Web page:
Anton Urbanczyk had been four years old when his family emigrated from Silesia to Panna Maria in 1854. Many years later, after his wife Mary died during a miscarriage, Urbanczyk decided to move west with his five children. The Urbanczyks settled in the Rolling Plains region in Knox County, north of Abilene, where German Catholics had established the town of Rhineland in 1895. In 1909, three young men from Panna Maria, John Krol, Mat Labus, and Henry Czerner, visited Urbanczyk. Rather than return home right away, they took jobs in the area. Krol and Labus both harvested wheat, while Czerner helped in the construction of the county courthouse. Ultimately, Czerner saw an advertisement from the White Deer Land Company, formerly the Francklyn Land and Cattle Company, a British-owned consortium associated with the famous Cunard Steamship Line. In 1882, Francklyn began grazing cattle on its vast properties in Carson County, and also leased its rangeland to other ranchers. During spring and summer, the cattle was driven up the trail from Texas to Midwestern stockyards and rail hubs. Around that same time, another company bought land in the panhandle, preparing the right-of-way for the Southern Kansas Railway of Texas. They built a depot in 1888. A post office was established, as well. The site was initially called Paton, but there was already a Paton post office in Texas, so the site was named Whig (apparently a nod to Francklyn’s British roots). A few weeks later, in January 1889, the area was renamed White Deer (after the nearby White Deer Creek). The coming of the railroad signaled the end of the era of the great cattle drives—the last one in the region was organized in 1892. Francklyn fell into receivership, and was reorganized as the White Deer Land Company. The company subdivided its more than one-half-million acres of rangeland, and offered the smaller plots for sale as individual farms and ranches. Czerner and Urbanczyk inspected the land for sale, and concluded that White Deer would be a good place for a new Silesian settlement.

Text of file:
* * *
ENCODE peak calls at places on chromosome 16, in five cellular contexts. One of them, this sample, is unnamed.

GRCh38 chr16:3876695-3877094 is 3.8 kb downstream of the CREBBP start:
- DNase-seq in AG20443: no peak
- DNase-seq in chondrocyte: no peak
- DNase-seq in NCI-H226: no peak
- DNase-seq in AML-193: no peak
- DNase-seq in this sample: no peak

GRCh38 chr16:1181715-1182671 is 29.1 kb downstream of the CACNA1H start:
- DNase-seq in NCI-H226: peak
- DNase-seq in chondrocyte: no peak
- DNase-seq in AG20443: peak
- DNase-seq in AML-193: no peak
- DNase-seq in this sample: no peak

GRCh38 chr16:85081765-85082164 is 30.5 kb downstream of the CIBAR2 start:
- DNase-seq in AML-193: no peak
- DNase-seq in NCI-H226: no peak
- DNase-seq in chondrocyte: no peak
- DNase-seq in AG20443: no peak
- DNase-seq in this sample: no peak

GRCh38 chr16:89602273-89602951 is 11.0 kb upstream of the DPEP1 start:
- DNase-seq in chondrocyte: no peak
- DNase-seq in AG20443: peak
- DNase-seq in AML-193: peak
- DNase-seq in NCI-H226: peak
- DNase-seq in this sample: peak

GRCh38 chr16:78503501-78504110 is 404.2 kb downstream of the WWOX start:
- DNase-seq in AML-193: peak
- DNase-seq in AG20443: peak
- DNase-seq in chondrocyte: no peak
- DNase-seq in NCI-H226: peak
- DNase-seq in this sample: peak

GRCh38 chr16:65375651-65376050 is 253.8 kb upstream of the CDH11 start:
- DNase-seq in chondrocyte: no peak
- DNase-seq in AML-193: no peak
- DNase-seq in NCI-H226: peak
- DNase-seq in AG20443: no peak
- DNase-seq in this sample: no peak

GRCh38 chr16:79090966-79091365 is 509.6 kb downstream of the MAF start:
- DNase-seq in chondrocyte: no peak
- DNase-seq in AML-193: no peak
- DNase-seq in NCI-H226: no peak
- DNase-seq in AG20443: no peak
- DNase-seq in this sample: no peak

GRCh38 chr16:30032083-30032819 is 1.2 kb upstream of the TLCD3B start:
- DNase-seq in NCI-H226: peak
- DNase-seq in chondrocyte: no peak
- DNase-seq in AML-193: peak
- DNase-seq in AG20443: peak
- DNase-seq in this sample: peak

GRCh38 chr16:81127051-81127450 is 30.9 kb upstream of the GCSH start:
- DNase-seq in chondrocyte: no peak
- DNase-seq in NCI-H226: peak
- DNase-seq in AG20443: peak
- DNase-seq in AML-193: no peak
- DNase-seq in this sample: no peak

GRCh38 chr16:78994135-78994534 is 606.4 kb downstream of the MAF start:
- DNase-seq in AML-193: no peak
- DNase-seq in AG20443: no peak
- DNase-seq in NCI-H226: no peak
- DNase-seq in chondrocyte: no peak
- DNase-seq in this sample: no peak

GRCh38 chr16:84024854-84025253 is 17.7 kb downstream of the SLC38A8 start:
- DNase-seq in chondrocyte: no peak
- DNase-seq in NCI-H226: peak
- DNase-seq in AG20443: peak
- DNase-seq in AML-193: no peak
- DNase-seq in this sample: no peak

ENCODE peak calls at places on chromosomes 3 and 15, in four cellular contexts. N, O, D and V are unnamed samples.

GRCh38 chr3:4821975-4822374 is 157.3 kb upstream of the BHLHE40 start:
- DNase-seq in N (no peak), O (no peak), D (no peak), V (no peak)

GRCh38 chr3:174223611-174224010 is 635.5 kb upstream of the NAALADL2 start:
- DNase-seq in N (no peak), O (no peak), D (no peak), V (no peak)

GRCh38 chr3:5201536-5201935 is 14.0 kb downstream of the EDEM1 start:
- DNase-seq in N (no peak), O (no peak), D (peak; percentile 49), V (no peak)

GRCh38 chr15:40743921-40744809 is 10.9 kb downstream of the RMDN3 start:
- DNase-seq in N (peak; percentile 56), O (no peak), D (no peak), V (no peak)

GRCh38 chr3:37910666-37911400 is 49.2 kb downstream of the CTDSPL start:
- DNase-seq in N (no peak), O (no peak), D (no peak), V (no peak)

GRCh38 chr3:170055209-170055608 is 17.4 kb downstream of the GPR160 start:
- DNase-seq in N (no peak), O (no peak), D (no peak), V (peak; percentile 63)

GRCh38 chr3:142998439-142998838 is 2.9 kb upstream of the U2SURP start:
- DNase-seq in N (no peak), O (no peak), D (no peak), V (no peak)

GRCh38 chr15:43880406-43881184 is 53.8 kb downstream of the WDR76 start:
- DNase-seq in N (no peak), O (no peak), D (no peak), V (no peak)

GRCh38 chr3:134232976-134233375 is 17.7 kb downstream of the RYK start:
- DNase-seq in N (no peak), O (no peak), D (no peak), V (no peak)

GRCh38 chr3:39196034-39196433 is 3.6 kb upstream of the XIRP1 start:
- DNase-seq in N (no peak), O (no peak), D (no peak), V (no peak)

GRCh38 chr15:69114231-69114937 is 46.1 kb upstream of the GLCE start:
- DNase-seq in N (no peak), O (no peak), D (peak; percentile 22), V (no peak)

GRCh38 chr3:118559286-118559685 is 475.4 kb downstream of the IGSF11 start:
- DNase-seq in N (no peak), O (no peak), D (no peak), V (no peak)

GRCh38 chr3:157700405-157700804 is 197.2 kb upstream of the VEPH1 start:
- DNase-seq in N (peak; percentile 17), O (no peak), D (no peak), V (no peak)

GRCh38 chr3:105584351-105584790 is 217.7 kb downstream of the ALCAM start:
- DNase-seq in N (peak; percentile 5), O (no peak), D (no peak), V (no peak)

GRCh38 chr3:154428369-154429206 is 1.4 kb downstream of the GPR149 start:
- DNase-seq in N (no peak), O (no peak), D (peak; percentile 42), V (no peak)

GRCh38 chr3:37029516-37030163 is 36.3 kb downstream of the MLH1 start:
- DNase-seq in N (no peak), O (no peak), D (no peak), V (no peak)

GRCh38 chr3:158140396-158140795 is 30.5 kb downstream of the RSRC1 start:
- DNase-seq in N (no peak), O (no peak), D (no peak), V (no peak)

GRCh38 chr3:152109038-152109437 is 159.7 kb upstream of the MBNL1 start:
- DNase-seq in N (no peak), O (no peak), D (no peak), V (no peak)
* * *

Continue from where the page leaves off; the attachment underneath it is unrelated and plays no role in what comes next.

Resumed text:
By the end of 1909, Cerzner had moved his family to the Panhandle, and other intrepid souls from the older Polish settlements in Central Texas were preparing to follow him on the trek west. Silesian families came from Kosciusko, Cestochowa, Stockdale, and other towns (later, non-Silesian Poles arrived from as far away as California, Nebraska, Wisconsin, and Washington). When they first reached White Deer, they found a treeless landscape, with few fences, roads, or buildings, except Urbanczyk’s new granary. There were approximately fifty people living in White Deer by 1910, and, like their forebears had done fifty years earlier in Panna Maria, they soon created their own community. On May 13, 1913, the settlers completed the Sacred Heart Catholic Church, a simple wooden structure painted grey and trimmed in white (this cost some $4000 to build). Father C.J. Bier offered the first Mass on May 30, the Feast of the Sacred Heart. The discovery of oil and gas in Carson County in 1919 contributed to White Deer’s growth. The town was incorporated in 1921, and it had an estimated population of 200 in 1925. By the end of the decade, at the peak of the oil boom, White Deer was home to approximately 3000 people. The boom ended just as the Great Depression began. For the last several decades, the population has remained near 1000 people.